**INTRODUCTION –**It is a sequence of items (objects) where every item is linked to the next. They are linked to one another through pointers. There are two parts in each node: the first part contains the data, and the second part contains the address of the next node in the linked list. Address part of the node which is connected to next is also called a link. The following Fig. 1. shows a typical example of a node.

Fig. 2. shows a schematic diagram of a linked list. Each node is pictured with two parts. The left part of each node contains the data, and the right part represents the address of the next node. There is an arrow that shows that the first node is connected to the next node.

**IMPLEMENTATION OF LINKED LIST**

When we say linked list, we are talking about a singly linked list. There are various types of linked lists which we will discuss below, but here we are going to implement a singly linked list. There is a concept of pointer and structure, what structure data type is in C++ language, also, how to access the structure members using that structure variable and pointer.

First of all, see the logical view of a linked list in Fig. 3, which shows the linked list having three nodes.

First, we have to create a node.

**Creating a node using a user-defined data type, i.e. structure :**

Also Read: Function overloading in C++

**TYPES OF LINKED LIST**

We can divide the linked list into the following three types mainly:

- Singly-linked list
- Doubly linked list
- Circular linked list

**Singly Linked List or One-Way Chain**

In a singly linked list, all the nodes are arranged sequentially. A node in the singly linked list consists of two parts: the data part and the link/address part. The data part of the node stores actual information that is to be represented by the node, while the link or the address part of the node stores the address of its immediate successor.

A one-way chain or singly linked list can be traversed in one direction only; that is why it is known as a one-way chain. Fig. 4. shows the linked list.

**Doubly Linked List**

In a singly linked list, as each node contains the next node’s address, it doesn’t have any record of its previous node. However, a doubly-linked list will apply in place of a singly linked list. As we also know, each node of the list contains the address of its previous node of the linked list, so we can find all the details about the previous node by using the previous address stored inside the previous part of each node in a linked list.

Every node in the doubly linked list has three fields that are Left_Pointer, Right_Pointer and Data. Fig.5 shows a doubly linked list.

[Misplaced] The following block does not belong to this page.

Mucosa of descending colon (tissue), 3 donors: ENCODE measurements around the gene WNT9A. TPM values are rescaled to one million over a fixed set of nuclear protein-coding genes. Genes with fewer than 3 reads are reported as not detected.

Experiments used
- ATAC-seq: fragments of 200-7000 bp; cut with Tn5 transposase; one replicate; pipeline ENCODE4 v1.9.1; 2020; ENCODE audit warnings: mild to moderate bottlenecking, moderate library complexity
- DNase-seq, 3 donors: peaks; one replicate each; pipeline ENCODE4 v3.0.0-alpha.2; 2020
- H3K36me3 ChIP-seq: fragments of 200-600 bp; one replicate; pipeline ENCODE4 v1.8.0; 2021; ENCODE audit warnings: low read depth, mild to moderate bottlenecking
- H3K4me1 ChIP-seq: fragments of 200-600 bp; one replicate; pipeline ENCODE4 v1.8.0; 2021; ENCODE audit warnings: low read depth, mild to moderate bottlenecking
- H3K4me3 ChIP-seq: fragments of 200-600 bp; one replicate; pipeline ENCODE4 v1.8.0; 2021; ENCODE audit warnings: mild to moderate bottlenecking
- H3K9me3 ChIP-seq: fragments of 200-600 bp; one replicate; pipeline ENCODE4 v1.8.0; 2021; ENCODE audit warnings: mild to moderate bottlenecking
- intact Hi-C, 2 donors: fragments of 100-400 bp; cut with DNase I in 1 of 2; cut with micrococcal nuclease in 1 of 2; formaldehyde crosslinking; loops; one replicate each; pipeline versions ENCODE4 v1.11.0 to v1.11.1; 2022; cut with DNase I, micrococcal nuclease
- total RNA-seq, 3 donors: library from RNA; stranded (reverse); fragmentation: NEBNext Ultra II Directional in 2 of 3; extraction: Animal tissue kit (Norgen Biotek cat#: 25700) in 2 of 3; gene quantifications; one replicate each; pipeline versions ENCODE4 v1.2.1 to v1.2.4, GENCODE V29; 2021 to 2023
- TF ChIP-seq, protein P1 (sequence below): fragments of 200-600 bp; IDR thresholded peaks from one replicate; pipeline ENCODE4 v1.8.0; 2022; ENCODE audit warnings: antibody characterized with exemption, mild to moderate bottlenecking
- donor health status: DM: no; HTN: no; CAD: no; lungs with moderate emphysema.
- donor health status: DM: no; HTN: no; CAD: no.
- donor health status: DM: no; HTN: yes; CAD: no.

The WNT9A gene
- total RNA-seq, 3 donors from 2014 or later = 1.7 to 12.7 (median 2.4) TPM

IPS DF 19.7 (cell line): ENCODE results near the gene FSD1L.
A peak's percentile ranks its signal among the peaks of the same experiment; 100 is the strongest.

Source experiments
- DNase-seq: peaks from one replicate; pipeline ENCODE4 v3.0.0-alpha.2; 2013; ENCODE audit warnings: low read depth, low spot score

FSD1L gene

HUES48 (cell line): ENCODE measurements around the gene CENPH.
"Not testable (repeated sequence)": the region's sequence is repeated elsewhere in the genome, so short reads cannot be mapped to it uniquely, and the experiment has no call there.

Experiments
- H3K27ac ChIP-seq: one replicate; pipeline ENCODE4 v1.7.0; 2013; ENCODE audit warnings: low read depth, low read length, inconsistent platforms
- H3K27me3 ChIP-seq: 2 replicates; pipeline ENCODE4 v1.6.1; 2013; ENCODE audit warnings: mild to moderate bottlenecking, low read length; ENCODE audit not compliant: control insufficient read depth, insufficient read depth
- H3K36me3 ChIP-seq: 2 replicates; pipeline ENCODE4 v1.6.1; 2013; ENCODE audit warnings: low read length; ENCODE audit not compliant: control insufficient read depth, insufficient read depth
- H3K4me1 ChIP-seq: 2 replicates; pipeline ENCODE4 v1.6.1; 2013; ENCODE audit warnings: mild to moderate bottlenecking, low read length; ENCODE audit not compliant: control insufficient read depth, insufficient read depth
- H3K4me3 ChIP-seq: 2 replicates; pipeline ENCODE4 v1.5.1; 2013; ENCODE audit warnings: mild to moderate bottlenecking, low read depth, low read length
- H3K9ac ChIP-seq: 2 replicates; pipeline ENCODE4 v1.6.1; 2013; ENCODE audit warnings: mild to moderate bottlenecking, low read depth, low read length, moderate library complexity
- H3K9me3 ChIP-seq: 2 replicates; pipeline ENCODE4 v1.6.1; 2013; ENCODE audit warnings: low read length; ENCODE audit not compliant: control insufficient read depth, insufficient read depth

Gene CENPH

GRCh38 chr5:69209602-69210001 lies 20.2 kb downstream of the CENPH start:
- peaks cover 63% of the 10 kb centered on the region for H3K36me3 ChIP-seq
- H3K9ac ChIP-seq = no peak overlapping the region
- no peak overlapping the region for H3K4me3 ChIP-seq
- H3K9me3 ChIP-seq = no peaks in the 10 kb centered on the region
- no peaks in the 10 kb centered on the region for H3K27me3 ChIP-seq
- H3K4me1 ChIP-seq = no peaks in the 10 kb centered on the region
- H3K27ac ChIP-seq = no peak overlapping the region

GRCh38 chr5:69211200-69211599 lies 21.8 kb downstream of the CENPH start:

the point will point to the node on the left side (or previous node) that will hold the previous node’s address in a doubly-linked list. RPoint will point the right side (or next node) to the next node’s address in a linked list. Data will store the information of the node.

**Representation of Doubly Linked List**

**Circular Linked List**

A circular linked list is one where there is no beginning and no end. A singly linked list can be made a circular linked list by simply storing the address of the first node in the linked field of the last node in a linked list. A circular linked list is shown in Fig. 6

We can traverse a circular linked list until we reach the same node from where we started.

There is no null value present in any of the nodes in a circular linked list.

**OPERATIONS ON LINKED LIST**

The operations performed on the Linked List are as follows:

- Creation
- Insertion
- Deletion
- Traversing
- Searching
- Concatenation

** Creation** operation is used to create a node or linked list. When a linked list is created with one node, an insertion operation is used to add more elements to the node.

** Insertion **operation is used to insert a new node at any location in the linked list. A new node may be inserted:

- At the beginning of the linked list
- At the end of the linked list
- At any position in a linked list

** Deletion **operation is used to delete or remove a node from the linked list. A node may be deleted from the

- Beginning of a linked list
- End of a linked list
- Specified location of the linked list

*Traversing** *is the process of going through each node from one end to another end of a linked list. In a singly linked list, we can visit from left to right, forward traversing, but we can not go from right to left. In a doubly-linked list, both side traversing is possible.

** Concatenation **is the process of appending the second list to the end of the first list in a linked list. Let us consider a list A having n nodes and B with m nodes. Then the concatenation will place the 1

^{st}node of B in the (n+1)th node in list A. After concatenation, A will contain (n+m) nodes in the list.

**EXAMPLES:**

**OPERATIONS ON SINGLY LINKED LIST**

Some operations can be performed on a singly linked list. A list of all the operations is given below.

**Node Creation**

**INSERTION **

**Insertion in a singly linked list**:

There are the following steps to insert a new node in the list.

• Allocate the space for the new node and store data into the data part of the node in the singly linked list.

• ptr = (struct node *) malloc(sizeof(struct node *)); o ptr → data = item

• Now, link part of the new node pointing to the first node of the list.

• ptr->next = head;

• Now, at last, we need to make the new node the first node of the list

• head = ptr;

**Algorithm **

STEP-1: IF PTR = NULL

Write OVERFLOW

Go to STEP-7

ELSE

STEP-2: SET NEW_NODE = PTR

STEP-3: SET PTR = PTR → NEXT

STEP-4: SET NEW_NODE → DATA = VAL

STEP-5: SET NEW_NODE → NEXT = HEAD

STEP-6: SET HEAD = NEW_NODE

STEP-7: EXIT

**DELETION **

**Deletion in a singly linked list:**

Deleting a node from the beginning of the list is the simplest operation of all the operations. Since the first node of the list is to be deleted, we have to make the head and point to the next of the head.